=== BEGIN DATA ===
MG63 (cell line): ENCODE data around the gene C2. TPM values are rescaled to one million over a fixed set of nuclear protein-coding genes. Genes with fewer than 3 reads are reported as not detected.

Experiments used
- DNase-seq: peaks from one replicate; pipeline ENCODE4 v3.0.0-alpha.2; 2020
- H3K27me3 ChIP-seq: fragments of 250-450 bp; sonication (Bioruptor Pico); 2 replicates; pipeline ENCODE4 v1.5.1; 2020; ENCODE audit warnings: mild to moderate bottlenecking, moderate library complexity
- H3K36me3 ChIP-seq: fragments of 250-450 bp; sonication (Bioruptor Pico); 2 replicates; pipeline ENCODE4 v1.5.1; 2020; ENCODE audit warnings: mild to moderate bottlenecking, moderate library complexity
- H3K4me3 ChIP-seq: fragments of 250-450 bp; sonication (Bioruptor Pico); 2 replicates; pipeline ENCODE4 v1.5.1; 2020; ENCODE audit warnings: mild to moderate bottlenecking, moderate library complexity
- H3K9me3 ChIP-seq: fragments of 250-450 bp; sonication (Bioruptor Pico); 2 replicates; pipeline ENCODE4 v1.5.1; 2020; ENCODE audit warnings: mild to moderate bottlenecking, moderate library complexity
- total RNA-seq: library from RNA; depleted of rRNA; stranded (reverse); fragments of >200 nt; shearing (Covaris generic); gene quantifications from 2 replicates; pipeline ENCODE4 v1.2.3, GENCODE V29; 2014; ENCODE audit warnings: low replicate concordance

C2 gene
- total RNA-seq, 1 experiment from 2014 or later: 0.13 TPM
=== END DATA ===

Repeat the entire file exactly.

MG63 (cell line): ENCODE data around the gene C2. TPM values are rescaled to one million over a fixed set of nuclear protein-coding genes. Genes with fewer than 3 reads are reported as not detected.

Experiments used
- DNase-seq: peaks from one replicate; pipeline ENCODE4 v3.0.0-alpha.2; 2020
- H3K27me3 ChIP-seq: fragments of 250-450 bp; sonication (Bioruptor Pico); 2 replicates; pipeline ENCODE4 v1.5.1; 2020; ENCODE audit warnings: mild to moderate bottlenecking, moderate library complexity
- H3K36me3 ChIP-seq: fragments of 250-450 bp; sonication (Bioruptor Pico); 2 replicates; pipeline ENCODE4 v1.5.1; 2020; ENCODE audit warnings: mild to moderate bottlenecking, moderate library complexity
- H3K4me3 ChIP-seq: fragments of 250-450 bp; sonication (Bioruptor Pico); 2 replicates; pipeline ENCODE4 v1.5.1; 2020; ENCODE audit warnings: mild to moderate bottlenecking, moderate library complexity
- H3K9me3 ChIP-seq: fragments of 250-450 bp; sonication (Bioruptor Pico); 2 replicates; pipeline ENCODE4 v1.5.1; 2020; ENCODE audit warnings: mild to moderate bottlenecking, moderate library complexity
- total RNA-seq: library from RNA; depleted of rRNA; stranded (reverse); fragments of >200 nt; shearing (Covaris generic); gene quantifications from 2 replicates; pipeline ENCODE4 v1.2.3, GENCODE V29; 2014; ENCODE audit warnings: low replicate concordance

C2 gene
- total RNA-seq, 1 experiment from 2014 or later: 0.13 TPM